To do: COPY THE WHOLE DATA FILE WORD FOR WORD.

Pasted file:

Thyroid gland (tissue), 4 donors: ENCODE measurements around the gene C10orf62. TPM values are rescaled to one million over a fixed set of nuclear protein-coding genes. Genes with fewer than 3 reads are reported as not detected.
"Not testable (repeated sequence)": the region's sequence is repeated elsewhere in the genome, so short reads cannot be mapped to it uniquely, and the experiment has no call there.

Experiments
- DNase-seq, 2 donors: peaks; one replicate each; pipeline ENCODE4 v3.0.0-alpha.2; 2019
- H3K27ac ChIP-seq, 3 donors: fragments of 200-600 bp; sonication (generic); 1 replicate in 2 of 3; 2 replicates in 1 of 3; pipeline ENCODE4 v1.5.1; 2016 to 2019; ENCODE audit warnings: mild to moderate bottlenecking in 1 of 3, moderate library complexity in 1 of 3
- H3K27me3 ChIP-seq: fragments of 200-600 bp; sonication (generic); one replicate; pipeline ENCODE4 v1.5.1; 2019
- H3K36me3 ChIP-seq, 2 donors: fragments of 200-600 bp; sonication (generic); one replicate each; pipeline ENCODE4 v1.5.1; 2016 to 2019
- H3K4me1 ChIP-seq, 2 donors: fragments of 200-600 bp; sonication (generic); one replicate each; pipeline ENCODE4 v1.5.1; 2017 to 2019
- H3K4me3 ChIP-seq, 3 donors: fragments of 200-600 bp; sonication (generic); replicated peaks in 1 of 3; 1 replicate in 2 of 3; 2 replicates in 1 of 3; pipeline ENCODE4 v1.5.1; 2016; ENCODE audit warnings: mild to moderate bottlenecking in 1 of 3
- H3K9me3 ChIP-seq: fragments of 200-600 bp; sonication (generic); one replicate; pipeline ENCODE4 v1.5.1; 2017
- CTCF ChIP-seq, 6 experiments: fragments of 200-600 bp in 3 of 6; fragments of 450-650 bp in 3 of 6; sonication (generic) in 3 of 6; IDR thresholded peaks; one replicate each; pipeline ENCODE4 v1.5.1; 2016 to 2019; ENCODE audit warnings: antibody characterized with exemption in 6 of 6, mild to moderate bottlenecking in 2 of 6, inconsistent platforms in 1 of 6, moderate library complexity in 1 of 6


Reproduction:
Thyroid gland (tissue), 4 donors: ENCODE measurements around the gene C10orf62. TPM values are rescaled to one million over a fixed set of nuclear protein-coding genes. Genes with fewer than 3 reads are reported as not detected.
"Not testable (repeated sequence)": the region's sequence is repeated elsewhere in the genome, so short reads cannot be mapped to it uniquely, and the experiment has no call there.

Experiments
- DNase-seq, 2 donors: peaks; one replicate each; pipeline ENCODE4 v3.0.0-alpha.2; 2019
- H3K27ac ChIP-seq, 3 donors: fragments of 200-600 bp; sonication (generic); 1 replicate in 2 of 3; 2 replicates in 1 of 3; pipeline ENCODE4 v1.5.1; 2016 to 2019; ENCODE audit warnings: mild to moderate bottlenecking in 1 of 3, moderate library complexity in 1 of 3
- H3K27me3 ChIP-seq: fragments of 200-600 bp; sonication (generic); one replicate; pipeline ENCODE4 v1.5.1; 2019
- H3K36me3 ChIP-seq, 2 donors: fragments of 200-600 bp; sonication (generic); one replicate each; pipeline ENCODE4 v1.5.1; 2016 to 2019
- H3K4me1 ChIP-seq, 2 donors: fragments of 200-600 bp; sonication (generic); one replicate each; pipeline ENCODE4 v1.5.1; 2017 to 2019
- H3K4me3 ChIP-seq, 3 donors: fragments of 200-600 bp; sonication (generic); replicated peaks in 1 of 3; 1 replicate in 2 of 3; 2 replicates in 1 of 3; pipeline ENCODE4 v1.5.1; 2016; ENCODE audit warnings: mild to moderate bottlenecking in 1 of 3
- H3K9me3 ChIP-seq: fragments of 200-600 bp; sonication (generic); one replicate; pipeline ENCODE4 v1.5.1; 2017
- CTCF ChIP-seq, 6 experiments: fragments of 200-600 bp in 3 of 6; fragments of 450-650 bp in 3 of 6; sonication (generic) in 3 of 6; IDR thresholded peaks; one replicate each; pipeline ENCODE4 v1.5.1; 2016 to 2019; ENCODE audit warnings: antibody characterized with exemption in 6 of 6, mild to moderate bottlenecking in 2 of 6, inconsistent platforms in 1 of 6, moderate library complexity in 1 of 6